Martin Winterkorn, chief executive officer of Volkswagen AG (VW), pauses during the re-opening of a VW showroom in Berlin, Germany, on Tuesday, April 28, 2015. Volkswagen said 11 million vehicles were equipped with diesel engines at the center of a widening scandal over faked pollution controls that will cost the company at least 6.5 billion euros ($7.3 billion). Photographer: Krisztian Bocsi/Bloomberg via Getty Images

Winterkorn's statement followed a crisis meeting of the Volkswagen supervisory board's executive committee. Its acting chairman, Berthold Huber, told reporters moments later that company directors are "resolved to embark with determination on a credible new beginning."

There was no immediate decision on a new CEO. Huber said that will be discussed only at a board meeting on Friday.

Winterkorn said VW must continue providing "clarification and transparency."

"This is the only way to win back trust. I am convinced that the Volkswagen Group and its team will overcome this grave crisis," he added.

VW shares were up 8.7 percent at 121 euros following his resignation.

The share price still has a long way to go to recoup the nearly 25 billion euros (around $28 billion) wiped off its market value in the first two days of trading after the U.S. Environmental Protection Agency announced that VW is violating the Clean Air Act.

Winterkorn, VW's boss since 2007, had come under intense pressure since the disclosure that stealth software makes VW's 2009-2015 model cars powered by 2.0-liter diesel engines run cleaner during emissions tests than in actual driving.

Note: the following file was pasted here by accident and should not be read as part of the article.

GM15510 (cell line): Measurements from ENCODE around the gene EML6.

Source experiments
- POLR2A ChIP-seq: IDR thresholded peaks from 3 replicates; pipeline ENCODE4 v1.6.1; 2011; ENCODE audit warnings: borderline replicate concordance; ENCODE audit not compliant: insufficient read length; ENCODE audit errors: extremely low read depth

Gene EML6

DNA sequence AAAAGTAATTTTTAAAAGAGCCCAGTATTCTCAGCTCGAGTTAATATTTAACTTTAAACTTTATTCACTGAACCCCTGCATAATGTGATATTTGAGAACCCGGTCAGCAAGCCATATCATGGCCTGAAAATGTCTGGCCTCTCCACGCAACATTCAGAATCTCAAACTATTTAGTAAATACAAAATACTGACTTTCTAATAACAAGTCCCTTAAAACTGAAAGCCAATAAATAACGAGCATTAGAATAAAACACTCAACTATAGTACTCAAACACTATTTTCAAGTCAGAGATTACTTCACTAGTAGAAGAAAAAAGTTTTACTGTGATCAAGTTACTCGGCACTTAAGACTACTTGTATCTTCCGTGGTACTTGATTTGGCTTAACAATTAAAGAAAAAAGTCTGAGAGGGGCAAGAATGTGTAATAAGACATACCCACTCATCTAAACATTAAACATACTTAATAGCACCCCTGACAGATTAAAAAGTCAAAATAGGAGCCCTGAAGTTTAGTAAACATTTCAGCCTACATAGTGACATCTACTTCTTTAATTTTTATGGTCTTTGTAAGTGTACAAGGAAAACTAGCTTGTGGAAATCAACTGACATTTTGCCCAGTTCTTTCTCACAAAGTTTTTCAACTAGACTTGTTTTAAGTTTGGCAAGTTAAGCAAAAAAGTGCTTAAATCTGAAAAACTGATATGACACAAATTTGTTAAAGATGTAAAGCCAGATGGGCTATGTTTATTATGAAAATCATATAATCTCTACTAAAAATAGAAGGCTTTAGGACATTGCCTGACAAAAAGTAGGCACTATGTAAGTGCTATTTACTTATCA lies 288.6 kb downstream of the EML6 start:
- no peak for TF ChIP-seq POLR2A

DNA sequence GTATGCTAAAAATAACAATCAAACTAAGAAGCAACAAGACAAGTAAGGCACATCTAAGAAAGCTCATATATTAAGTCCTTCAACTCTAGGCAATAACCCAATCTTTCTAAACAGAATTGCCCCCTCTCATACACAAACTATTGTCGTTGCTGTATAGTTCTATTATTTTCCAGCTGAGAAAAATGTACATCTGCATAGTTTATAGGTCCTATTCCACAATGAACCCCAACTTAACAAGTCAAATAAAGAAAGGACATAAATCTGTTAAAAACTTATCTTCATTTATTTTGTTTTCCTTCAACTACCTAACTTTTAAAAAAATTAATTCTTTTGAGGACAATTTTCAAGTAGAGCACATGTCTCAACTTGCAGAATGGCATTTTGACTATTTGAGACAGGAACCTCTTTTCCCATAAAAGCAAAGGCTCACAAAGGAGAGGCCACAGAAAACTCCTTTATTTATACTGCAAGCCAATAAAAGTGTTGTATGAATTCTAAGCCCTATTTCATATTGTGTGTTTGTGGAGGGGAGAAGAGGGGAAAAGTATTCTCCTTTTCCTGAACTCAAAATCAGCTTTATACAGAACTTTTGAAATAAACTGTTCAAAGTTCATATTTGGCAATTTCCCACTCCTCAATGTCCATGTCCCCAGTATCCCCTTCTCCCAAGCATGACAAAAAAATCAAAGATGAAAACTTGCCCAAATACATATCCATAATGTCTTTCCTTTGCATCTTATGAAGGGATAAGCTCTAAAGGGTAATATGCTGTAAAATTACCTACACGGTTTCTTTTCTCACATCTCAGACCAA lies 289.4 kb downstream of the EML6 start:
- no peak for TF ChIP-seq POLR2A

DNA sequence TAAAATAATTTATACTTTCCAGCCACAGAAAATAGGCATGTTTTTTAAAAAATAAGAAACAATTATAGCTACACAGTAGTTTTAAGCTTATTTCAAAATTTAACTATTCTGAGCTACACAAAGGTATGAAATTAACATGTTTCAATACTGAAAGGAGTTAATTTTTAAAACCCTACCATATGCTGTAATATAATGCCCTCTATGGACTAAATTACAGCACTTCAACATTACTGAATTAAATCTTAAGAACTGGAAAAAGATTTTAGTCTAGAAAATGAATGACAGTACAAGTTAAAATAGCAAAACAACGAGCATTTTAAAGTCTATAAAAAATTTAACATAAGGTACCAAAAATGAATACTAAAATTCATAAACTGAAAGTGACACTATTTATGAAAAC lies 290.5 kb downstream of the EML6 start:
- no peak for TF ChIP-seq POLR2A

The EPA accused VW of installing the "defeat device" in 482,000 cars sold in the U.S. VW then acknowledged that similar software exists in 11 million diesel cars worldwide.

Huber said that "Mr. Winterkorn had no knowledge of the manipulation of emission values" and praised the departing CEO's "readiness to take responsibility in this difficult situation for Volkswagen."

Watch more coverage below:

VW in Crisis Mode

Before the scandal broke, Winterkorn, 68, had been expecting to get a two-year contract extension, through 2018, at Friday's board meeting.

His resignation came only a day after he issued a video message asking staff and the public "for your trust on our way forward."

The EPA said Volkswagen AG could face fines of as much as $18 billion. Other governments from Europe to South Korea have begun their own investigations, and law firms have already filed class-action suits on behalf of customers.

VW directors renewed pledges of a thorough investigation after Winterkorn's resignation.

"We will clear up these events with all the possibilities we have inside the company and ensure that those involved are punished severely," said Stephan Weil, the governor of Lower Saxony state, which holds a 20 percent stake in Volkswagen.

Weil added that the company itself would file a criminal complaint, "because we have the impression that criminally relevant actions may have played a role here."

The prosecutors' office in Braunschweig, near VW's Wolfsburg headquarters, said earlier Wednesday that they are collecting information and considering opening an investigation against employees of VW who might be responsible.

Prosecutors said they already received "several" criminal complaints. Anyone can file a criminal complaint in Germany, and prosecutors must decide whether to act on them.

Earlier on

Day of Reckoning for VW CEO Winterkorn